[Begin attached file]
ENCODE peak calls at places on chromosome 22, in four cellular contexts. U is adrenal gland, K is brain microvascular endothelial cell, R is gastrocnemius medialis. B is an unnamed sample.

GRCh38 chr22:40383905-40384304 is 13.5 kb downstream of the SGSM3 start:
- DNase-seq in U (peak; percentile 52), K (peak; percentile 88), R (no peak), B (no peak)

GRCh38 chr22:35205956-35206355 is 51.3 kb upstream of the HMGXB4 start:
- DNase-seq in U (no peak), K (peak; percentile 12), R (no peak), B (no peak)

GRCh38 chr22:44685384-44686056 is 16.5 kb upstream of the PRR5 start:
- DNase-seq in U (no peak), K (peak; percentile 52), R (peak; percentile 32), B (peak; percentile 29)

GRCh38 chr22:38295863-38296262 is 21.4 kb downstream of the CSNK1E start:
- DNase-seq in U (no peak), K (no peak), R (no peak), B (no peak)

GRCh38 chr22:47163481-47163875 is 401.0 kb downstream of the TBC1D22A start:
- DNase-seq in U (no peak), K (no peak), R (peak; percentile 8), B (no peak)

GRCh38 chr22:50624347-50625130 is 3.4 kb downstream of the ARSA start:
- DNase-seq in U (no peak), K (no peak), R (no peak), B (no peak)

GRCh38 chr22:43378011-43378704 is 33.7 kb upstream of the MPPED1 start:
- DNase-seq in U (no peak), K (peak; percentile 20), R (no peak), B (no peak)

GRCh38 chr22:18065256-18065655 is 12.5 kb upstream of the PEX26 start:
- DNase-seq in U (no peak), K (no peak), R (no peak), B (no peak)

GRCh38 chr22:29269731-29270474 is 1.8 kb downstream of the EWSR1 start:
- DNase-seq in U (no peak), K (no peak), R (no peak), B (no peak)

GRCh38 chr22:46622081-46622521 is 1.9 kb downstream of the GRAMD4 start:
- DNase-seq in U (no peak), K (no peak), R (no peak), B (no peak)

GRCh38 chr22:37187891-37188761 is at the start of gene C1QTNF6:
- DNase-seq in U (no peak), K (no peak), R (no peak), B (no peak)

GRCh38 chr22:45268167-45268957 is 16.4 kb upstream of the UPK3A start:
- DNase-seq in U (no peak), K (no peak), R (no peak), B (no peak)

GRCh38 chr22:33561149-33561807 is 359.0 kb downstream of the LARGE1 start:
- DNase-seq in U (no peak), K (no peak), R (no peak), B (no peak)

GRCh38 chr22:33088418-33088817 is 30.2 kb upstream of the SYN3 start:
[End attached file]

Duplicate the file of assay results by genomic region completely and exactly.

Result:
ENCODE peak calls at places on chromosome 22, in four cellular contexts. U is adrenal gland, K is brain microvascular endothelial cell, R is gastrocnemius medialis. B is an unnamed sample.

GRCh38 chr22:40383905-40384304 is 13.5 kb downstream of the SGSM3 start:
- DNase-seq in U (peak; percentile 52), K (peak; percentile 88), R (no peak), B (no peak)

GRCh38 chr22:35205956-35206355 is 51.3 kb upstream of the HMGXB4 start:
- DNase-seq in U (no peak), K (peak; percentile 12), R (no peak), B (no peak)

GRCh38 chr22:44685384-44686056 is 16.5 kb upstream of the PRR5 start:
- DNase-seq in U (no peak), K (peak; percentile 52), R (peak; percentile 32), B (peak; percentile 29)

GRCh38 chr22:38295863-38296262 is 21.4 kb downstream of the CSNK1E start:
- DNase-seq in U (no peak), K (no peak), R (no peak), B (no peak)

GRCh38 chr22:47163481-47163875 is 401.0 kb downstream of the TBC1D22A start:
- DNase-seq in U (no peak), K (no peak), R (peak; percentile 8), B (no peak)

GRCh38 chr22:50624347-50625130 is 3.4 kb downstream of the ARSA start:
- DNase-seq in U (no peak), K (no peak), R (no peak), B (no peak)

GRCh38 chr22:43378011-43378704 is 33.7 kb upstream of the MPPED1 start:
- DNase-seq in U (no peak), K (peak; percentile 20), R (no peak), B (no peak)

GRCh38 chr22:18065256-18065655 is 12.5 kb upstream of the PEX26 start:
- DNase-seq in U (no peak), K (no peak), R (no peak), B (no peak)

GRCh38 chr22:29269731-29270474 is 1.8 kb downstream of the EWSR1 start:
- DNase-seq in U (no peak), K (no peak), R (no peak), B (no peak)

GRCh38 chr22:46622081-46622521 is 1.9 kb downstream of the GRAMD4 start:
- DNase-seq in U (no peak), K (no peak), R (no peak), B (no peak)

GRCh38 chr22:37187891-37188761 is at the start of gene C1QTNF6:
- DNase-seq in U (no peak), K (no peak), R (no peak), B (no peak)

GRCh38 chr22:45268167-45268957 is 16.4 kb upstream of the UPK3A start:
- DNase-seq in U (no peak), K (no peak), R (no peak), B (no peak)

GRCh38 chr22:33561149-33561807 is 359.0 kb downstream of the LARGE1 start:
- DNase-seq in U (no peak), K (no peak), R (no peak), B (no peak)

GRCh38 chr22:33088418-33088817 is 30.2 kb upstream of the SYN3 start: